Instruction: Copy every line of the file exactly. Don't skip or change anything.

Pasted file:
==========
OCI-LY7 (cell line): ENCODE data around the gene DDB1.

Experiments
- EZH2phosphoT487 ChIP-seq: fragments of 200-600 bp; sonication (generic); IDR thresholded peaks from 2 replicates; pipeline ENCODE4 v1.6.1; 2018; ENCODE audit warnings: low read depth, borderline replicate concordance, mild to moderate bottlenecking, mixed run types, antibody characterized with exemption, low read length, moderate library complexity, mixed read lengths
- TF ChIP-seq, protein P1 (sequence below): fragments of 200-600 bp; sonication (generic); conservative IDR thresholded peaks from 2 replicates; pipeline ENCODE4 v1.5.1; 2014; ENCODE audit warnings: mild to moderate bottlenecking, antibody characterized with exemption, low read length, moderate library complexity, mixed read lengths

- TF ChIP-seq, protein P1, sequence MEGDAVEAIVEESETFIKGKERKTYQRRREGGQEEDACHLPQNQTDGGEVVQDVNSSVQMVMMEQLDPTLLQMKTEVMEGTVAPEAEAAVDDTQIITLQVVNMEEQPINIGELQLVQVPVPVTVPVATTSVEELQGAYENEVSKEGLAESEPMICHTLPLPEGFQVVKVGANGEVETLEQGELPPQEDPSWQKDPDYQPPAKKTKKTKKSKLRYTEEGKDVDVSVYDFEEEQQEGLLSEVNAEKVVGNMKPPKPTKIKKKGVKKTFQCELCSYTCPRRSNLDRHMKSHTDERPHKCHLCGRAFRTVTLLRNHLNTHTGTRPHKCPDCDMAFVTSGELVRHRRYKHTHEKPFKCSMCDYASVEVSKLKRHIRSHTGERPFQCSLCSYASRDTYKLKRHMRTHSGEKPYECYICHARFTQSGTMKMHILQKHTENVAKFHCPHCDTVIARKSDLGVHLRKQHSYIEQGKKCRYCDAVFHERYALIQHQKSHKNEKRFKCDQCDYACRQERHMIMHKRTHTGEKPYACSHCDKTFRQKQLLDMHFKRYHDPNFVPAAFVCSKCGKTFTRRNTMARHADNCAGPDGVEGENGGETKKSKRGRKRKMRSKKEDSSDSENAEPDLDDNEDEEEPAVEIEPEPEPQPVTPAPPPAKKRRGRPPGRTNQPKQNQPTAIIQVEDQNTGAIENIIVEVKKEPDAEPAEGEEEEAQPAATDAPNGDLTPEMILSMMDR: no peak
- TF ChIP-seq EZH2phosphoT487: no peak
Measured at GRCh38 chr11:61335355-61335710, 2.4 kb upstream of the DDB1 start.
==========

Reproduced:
OCI-LY7 (cell line): ENCODE data around the gene DDB1.

Experiments
- EZH2phosphoT487 ChIP-seq: fragments of 200-600 bp; sonication (generic); IDR thresholded peaks from 2 replicates; pipeline ENCODE4 v1.6.1; 2018; ENCODE audit warnings: low read depth, borderline replicate concordance, mild to moderate bottlenecking, mixed run types, antibody characterized with exemption, low read length, moderate library complexity, mixed read lengths
- TF ChIP-seq, protein P1 (sequence below): fragments of 200-600 bp; sonication (generic); conservative IDR thresholded peaks from 2 replicates; pipeline ENCODE4 v1.5.1; 2014; ENCODE audit warnings: mild to moderate bottlenecking, antibody characterized with exemption, low read length, moderate library complexity, mixed read lengths

- TF ChIP-seq, protein P1, sequence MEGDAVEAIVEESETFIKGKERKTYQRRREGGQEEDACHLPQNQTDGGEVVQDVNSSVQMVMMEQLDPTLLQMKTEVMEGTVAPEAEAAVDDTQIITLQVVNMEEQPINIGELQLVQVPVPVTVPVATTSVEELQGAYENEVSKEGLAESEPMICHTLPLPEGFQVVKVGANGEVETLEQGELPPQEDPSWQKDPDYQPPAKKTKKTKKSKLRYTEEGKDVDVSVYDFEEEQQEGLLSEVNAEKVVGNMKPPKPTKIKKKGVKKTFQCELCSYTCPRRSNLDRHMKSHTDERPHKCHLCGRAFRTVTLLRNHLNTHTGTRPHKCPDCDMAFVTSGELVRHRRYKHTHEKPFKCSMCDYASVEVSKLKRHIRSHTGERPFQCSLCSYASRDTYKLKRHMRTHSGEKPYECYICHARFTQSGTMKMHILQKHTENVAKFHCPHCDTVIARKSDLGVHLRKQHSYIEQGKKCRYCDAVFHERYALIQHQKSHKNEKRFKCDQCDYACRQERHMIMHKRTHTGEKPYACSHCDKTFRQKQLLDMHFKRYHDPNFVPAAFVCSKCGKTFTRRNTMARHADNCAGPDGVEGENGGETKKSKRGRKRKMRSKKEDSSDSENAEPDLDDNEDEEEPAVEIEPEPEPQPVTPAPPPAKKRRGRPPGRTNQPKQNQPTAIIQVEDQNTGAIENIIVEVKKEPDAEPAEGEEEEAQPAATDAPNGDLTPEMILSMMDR: no peak
- TF ChIP-seq EZH2phosphoT487: no peak
Measured at GRCh38 chr11:61335355-61335710, 2.4 kb upstream of the DDB1 start.